1 This recantation of Hobbes depends upon the testimony of Wood, in bis Athena Q.conienses, vol.ii. p. 646. This writer informs us, that Hobbes composed an apology for himself and his writings, in wbich he declared, that the opinions he had published in his Leviathan were by no means conformable to his real sentiments ; that he had only proposed them as a matter of debate, to exercise his mind in the art of reasoning ; that, after the publication of that book, he had never maintained them either in public or in private, but had left them entirely to the judgment and decision of the church; more especially, that the tenets, in this and his other writings, that seemed inconsistent with the doctrines concerning God and religion that are commonly received, were never delivered by him as truths, but proposed as questions, that were to De decided by divines and ecclesiastical judges endued with a proper authority. Such is the account that Wood gives of the apology now under consideration ; but he does not tell us the year in which it was published, which is a proof that he himself had never seen it, nor does he inform us whether it appeared during the life of Hobbes, or after his death. As, indeed, it is placed in the catalogue of his writings, with a date posterior to the year 1682, it is natural to suppose that it was not published during his life, since he died in the year 1679. It is therefore no easy matter to determine what stress is to be laid upon this recantation of Hobbes, or what sentiments we are to form concerning his supposed repentance. That the apology, under consideration, exists, we do not pretend to deny ; but it may possibly have been composed by some of his friends, to diminish the odium, that, it was natural to think, his licentious principles would cast on his memory. But should it be granted, that it was drawn up and published by Hobbes himself, even this concession would contribute but little to save, or rather to recover, his reputation ; since it is well known, that nothing is more common among those who, by spreading corrupt principles and pernicious opinions, hare drawn upon themselves the just indignation of the public, than, like Hobbes, to deceire the world by insidious and insincere declarations of the soundness of their belief, and the uprightness of their intention. It is thus that they secure themselves against the execution of the laws that are designed to sence religion, while they persevere in their licentious sentiments, and propagate them wherever they can do it with security.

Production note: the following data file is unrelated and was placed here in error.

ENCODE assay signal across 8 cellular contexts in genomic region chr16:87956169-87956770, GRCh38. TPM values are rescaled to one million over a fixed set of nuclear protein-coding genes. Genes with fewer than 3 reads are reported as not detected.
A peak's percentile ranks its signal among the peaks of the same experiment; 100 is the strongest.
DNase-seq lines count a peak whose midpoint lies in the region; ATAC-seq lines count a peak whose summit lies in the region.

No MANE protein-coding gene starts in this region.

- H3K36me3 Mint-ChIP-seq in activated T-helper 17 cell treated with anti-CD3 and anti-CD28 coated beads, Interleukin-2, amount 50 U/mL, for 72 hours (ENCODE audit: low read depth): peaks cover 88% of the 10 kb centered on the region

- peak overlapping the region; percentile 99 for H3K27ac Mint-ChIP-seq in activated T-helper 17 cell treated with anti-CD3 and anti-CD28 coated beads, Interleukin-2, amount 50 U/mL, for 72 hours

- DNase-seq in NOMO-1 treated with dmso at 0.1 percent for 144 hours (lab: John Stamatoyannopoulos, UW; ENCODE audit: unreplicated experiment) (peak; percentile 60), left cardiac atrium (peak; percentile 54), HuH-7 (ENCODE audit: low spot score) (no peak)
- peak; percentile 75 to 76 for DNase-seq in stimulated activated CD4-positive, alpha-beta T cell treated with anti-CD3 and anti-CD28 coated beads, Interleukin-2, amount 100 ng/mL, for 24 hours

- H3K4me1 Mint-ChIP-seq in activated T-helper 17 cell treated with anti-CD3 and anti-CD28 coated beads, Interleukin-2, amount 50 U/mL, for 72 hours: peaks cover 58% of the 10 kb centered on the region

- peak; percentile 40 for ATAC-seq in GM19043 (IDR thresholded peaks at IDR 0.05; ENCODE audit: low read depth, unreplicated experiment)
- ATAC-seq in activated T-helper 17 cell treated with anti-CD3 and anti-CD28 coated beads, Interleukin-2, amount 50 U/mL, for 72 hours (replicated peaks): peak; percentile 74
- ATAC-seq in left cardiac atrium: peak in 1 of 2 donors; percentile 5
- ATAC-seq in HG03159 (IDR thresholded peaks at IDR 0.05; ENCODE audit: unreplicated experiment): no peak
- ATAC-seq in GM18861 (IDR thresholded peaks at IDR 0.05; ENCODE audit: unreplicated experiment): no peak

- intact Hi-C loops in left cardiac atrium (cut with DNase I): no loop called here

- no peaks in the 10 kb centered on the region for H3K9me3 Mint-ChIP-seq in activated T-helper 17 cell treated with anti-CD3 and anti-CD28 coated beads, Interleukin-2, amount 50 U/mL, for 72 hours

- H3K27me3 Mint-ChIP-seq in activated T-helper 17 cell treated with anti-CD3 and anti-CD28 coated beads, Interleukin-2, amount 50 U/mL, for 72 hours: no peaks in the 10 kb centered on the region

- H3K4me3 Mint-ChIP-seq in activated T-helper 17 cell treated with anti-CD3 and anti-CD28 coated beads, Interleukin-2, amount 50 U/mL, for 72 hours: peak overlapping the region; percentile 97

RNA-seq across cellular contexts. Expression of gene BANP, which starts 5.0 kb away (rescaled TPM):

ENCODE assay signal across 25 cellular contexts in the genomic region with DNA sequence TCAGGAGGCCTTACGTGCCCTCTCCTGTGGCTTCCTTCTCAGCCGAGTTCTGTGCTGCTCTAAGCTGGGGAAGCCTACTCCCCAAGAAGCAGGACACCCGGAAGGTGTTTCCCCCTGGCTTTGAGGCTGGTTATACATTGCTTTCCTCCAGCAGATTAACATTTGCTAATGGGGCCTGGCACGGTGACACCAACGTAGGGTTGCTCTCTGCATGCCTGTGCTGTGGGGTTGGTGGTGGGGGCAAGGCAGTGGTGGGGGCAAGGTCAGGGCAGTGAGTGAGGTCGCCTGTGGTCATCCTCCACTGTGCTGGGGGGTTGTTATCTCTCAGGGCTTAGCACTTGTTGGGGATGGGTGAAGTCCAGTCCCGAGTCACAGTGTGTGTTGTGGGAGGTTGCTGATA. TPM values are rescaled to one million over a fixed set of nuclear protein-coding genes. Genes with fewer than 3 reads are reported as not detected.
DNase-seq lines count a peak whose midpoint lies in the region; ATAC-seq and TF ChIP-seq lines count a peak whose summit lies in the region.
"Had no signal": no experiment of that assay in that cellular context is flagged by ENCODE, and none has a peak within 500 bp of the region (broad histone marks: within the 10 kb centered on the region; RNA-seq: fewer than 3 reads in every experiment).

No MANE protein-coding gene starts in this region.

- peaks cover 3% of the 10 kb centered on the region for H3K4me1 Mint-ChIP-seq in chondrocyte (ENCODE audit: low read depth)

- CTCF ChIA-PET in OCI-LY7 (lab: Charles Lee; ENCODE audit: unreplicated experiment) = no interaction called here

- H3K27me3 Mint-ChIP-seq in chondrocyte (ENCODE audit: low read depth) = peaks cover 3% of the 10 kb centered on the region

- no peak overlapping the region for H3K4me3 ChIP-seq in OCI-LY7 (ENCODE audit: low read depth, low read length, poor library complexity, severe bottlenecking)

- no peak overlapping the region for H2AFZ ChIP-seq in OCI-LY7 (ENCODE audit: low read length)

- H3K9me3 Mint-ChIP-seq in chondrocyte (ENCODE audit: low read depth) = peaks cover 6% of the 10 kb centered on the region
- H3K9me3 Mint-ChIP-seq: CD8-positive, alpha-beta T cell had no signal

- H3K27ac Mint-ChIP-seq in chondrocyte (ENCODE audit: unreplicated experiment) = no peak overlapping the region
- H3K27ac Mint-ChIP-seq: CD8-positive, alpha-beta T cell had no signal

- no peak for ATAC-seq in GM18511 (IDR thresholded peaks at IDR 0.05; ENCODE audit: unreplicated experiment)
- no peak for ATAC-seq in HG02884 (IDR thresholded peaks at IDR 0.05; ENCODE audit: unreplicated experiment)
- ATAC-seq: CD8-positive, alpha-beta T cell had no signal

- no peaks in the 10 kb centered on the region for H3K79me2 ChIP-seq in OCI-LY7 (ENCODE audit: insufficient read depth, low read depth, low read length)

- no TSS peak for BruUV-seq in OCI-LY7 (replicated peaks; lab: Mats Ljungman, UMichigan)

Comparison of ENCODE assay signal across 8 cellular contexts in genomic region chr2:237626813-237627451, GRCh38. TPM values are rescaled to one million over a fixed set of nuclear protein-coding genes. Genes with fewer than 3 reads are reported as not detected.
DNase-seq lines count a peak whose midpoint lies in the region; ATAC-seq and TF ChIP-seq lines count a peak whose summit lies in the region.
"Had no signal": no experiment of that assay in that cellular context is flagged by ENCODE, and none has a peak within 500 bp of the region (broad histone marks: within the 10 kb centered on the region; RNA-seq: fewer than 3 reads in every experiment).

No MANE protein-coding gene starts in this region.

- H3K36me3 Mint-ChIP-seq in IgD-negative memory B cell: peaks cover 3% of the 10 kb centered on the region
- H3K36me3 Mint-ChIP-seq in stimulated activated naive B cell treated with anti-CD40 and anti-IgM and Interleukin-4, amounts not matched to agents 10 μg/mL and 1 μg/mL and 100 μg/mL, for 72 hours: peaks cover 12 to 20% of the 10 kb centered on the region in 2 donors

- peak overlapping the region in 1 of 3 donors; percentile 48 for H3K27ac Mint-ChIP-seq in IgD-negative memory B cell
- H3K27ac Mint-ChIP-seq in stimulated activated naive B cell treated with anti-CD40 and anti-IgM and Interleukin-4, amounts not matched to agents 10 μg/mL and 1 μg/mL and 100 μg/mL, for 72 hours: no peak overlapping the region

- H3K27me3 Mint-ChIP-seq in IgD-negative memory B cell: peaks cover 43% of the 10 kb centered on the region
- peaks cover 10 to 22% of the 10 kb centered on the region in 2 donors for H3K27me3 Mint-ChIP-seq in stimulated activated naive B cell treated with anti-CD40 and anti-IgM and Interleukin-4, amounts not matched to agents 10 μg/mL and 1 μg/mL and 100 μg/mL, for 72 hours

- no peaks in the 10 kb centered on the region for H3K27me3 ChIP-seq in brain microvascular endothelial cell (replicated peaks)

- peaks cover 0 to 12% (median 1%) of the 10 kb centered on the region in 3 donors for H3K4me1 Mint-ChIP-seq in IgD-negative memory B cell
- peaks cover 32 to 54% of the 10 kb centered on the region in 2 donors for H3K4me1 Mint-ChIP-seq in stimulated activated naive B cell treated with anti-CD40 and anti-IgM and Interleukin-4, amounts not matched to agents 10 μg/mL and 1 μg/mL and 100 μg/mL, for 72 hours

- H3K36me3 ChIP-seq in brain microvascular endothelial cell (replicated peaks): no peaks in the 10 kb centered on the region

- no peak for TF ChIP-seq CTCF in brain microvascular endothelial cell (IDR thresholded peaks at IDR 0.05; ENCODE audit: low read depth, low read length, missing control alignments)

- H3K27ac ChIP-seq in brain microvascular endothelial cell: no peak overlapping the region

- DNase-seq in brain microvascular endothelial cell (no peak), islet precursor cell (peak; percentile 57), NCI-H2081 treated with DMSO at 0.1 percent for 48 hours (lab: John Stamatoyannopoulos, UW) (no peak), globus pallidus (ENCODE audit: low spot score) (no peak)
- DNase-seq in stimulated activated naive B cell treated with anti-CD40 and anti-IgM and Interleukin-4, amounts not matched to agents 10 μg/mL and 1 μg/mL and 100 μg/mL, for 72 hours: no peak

c Seo an account of his life and writings in Woods Athence Oxonienses, vol. ii. p. 654. His poetical genius is justly celebrated by Voltaire, in his Melanges de Literature et de Philosophie, cháp. xxxiv, vol. iv. of his works.